Commercial publishers appear to have conceded defeat but Bjoern Brembs wonders if their new strategy is to delay the inevitable transition to Open Access publishing for as long as possible, and to charge as much as possible when OA publishing does become the norm.
The recent “Finch Report” on Open Access has generated a shower of online commentary both from the mainstream media and from activists. I’ve only linked to a few recent one’s to outline the current discussion on how to best move towards universal Open Access to taxpayer-funded research results. The most important (and maybe also most predictable) piece of information is a change in strategy by the commercial publishers. After the recent RWA debacle, the ensuing Cost of Knowledge coverage and the successful petition to the US White House for open access, it appears as if the commercial publishers have conceded defeat and now accept that their subscription model is not supported anymore. That’s a clear win for the Open Access movement and should be celebrated.
The Finch report, however, as pointed out by early commenters, shows clear signs of publishing industry lobbying in emphasizing that the main strategy towards OA should be via journals (read: published by commercial publishers). The way I read it, the new strategy of the commercial publishers is to delay the transition towards OA for as long as possible and charge as much as possible for it, complemented by threats of job loss (see response). Given the utter defeat in their previous tactics, this stalling and harassment strategy is a reasonable fall-back position for the publishing industry and, given their deep pockets, one that could, in principle, work for at least another decade or two.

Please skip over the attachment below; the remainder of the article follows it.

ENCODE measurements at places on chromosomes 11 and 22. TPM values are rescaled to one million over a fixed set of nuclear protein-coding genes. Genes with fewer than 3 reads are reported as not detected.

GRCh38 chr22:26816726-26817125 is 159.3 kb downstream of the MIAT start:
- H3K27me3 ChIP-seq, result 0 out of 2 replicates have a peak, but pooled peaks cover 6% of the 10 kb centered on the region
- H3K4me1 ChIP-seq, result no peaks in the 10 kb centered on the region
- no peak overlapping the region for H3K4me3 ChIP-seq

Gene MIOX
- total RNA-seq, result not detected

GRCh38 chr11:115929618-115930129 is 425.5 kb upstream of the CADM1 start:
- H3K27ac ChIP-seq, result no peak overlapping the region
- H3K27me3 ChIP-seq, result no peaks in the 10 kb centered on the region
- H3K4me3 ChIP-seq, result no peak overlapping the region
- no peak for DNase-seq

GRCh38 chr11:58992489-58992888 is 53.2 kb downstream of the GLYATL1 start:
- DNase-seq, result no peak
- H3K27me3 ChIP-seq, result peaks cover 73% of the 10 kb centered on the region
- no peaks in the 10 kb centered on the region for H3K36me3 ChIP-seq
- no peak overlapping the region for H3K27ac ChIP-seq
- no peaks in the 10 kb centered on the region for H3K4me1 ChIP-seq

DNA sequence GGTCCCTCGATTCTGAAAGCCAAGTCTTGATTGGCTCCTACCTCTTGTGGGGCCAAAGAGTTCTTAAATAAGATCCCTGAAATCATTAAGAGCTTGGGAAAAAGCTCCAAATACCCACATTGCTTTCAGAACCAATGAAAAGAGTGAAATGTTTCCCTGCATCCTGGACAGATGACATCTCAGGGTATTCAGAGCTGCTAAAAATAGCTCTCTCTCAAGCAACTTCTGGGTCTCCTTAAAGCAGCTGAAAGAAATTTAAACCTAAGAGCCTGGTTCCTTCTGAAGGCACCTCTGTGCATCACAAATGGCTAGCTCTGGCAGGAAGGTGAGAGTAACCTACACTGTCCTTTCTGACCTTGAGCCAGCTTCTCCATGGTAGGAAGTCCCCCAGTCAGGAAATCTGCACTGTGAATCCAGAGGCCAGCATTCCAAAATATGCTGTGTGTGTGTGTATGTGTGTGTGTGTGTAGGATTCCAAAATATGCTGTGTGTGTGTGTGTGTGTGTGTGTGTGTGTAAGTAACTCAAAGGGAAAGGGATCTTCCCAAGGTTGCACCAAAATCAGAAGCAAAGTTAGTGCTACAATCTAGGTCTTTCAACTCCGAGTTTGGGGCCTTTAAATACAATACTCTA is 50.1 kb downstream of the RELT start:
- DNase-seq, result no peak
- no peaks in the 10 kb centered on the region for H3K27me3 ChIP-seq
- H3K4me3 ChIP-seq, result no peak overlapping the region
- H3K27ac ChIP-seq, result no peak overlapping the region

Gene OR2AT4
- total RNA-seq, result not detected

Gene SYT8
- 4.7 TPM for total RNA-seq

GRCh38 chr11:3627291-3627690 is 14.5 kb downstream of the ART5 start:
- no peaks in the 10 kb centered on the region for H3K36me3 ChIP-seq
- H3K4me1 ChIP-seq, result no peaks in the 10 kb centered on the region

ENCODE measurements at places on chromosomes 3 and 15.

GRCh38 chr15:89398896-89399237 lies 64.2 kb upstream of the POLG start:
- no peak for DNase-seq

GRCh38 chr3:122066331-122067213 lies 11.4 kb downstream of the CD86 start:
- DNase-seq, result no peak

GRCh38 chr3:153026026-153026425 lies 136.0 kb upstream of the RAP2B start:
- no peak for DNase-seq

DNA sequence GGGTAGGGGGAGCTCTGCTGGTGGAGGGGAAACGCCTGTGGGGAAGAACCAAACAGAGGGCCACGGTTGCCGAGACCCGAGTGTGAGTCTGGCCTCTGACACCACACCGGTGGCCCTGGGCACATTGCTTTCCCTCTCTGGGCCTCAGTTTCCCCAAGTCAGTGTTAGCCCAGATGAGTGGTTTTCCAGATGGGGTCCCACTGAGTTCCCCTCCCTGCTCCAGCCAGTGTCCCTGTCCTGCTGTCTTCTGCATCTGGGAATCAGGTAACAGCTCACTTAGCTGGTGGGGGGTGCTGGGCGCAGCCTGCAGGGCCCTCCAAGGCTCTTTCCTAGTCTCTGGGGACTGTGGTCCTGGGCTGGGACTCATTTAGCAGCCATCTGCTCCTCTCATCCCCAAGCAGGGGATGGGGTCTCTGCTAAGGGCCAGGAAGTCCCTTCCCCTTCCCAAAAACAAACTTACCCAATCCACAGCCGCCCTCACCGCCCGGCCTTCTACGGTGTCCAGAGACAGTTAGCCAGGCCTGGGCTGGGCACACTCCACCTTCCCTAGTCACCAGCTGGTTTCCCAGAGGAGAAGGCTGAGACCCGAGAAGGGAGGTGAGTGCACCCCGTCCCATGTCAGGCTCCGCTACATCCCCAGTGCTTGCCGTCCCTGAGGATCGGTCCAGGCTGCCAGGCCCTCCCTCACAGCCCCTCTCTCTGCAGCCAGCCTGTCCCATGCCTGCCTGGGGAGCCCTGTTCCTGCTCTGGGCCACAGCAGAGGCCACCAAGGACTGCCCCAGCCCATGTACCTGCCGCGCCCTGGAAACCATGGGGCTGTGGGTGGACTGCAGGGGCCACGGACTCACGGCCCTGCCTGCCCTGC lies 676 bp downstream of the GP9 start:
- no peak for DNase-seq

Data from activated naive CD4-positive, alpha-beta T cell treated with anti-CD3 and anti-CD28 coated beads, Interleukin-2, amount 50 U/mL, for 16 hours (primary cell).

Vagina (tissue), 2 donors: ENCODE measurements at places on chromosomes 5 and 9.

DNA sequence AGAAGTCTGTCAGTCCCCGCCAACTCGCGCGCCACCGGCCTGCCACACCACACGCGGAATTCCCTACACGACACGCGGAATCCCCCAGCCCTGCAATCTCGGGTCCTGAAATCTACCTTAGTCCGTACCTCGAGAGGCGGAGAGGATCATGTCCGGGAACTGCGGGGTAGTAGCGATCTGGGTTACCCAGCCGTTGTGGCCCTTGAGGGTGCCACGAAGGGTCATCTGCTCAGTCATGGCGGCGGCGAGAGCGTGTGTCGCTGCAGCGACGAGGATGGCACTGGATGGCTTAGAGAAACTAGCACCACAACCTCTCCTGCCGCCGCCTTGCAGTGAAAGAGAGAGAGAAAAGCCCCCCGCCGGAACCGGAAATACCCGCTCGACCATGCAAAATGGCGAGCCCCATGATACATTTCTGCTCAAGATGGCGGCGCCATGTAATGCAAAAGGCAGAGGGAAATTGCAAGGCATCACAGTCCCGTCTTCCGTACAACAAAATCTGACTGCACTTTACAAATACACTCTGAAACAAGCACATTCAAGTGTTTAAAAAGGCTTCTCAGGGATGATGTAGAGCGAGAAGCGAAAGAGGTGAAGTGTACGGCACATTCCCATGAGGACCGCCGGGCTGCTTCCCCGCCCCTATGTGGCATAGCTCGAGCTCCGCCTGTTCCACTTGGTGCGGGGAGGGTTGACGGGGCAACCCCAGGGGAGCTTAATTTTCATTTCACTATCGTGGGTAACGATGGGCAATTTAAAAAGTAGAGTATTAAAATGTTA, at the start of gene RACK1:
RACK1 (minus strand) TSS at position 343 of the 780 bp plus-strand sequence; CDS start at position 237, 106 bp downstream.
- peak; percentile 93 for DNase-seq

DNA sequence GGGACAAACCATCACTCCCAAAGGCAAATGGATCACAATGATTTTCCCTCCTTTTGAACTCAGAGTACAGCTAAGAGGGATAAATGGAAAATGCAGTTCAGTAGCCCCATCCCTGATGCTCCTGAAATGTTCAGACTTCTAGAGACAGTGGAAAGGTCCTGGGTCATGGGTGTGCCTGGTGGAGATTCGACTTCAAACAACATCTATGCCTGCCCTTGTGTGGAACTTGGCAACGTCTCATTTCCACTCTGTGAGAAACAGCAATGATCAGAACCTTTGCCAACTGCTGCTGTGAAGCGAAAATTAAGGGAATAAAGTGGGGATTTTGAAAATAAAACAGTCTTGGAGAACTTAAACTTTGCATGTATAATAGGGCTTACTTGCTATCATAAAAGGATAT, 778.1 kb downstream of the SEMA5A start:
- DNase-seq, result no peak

I’ve pointed out before that I have yet to hear any convincing arguments for why we should outsource scholarly communication to commercial entities to begin with. (University) libraries are perfectly capable of providing better services to the scholarly community, at a lower cost, than corporate publishers. Apparently, as recently pointed out, the commercial publishers also agree that they provide little added value, or they would not lobby so hard for their commercial journals to provide these services, instead of libraries – this is the ‘green’ vs. ‘gold’ debate in the struggle for the best way to universal Open Access. Now, publishers push for ‘Gold OA’, i.e. to secure their market via lobbying for industry-friendly legislation/policy, while the OA movement is still divided and debates the respective values of gold vs. green. To me, the data that is starting to come in that a hierarchy of journals in general is bad for science, together with the unreasonable profits by commercial publishers off of taxpayer funds (i.e. subsidies), I see a library-based, modern, hi-tech, IT-assisted scholarly communication system as a win/win/win strategy: less counter-productive incentives due to a article-based assessment system, less costly and benefiting science.
The question thus arises, how to convince politicians and administrators at funding agencies that corporate publishers do not have science, but profit at their core interest? Stevan Harnad has been arguing for the longest time for green OA (I agree in principle, but disagree quite strongly on some significant specifics). If these Tweets are any indication, the way Steven argues, may not be very effective:
Due to the brevity of Twitter, it wasn’t reasonable to ask or argue with Stephen Curry what exactly he meant, but I can only guess that he felt politicians won’t be persuaded by Steven’s arguments, at least not the way he put them. So how do we best convey the message that commercial publishing of scientific papers is the dinosaur in scholarly communication? How do we effectively communicate that around four billion (EUR, USD) could be saved annually if libraries were instead hosting our communications in a modern, effective and technically savvy way? How do we let them know that peer-review is not an issue and that jobs most likely will be created rather than lost? How can we most effectively communicate that further subsidy of a dead industry is not in the interest of the taxpayer?
Note: This article gives the views of the author, and not the position of the Impact of Social Sciences blog, nor of the London School of Economics.
This blog was originally published on Bjoern Brembs’ personal blog, which you can read here.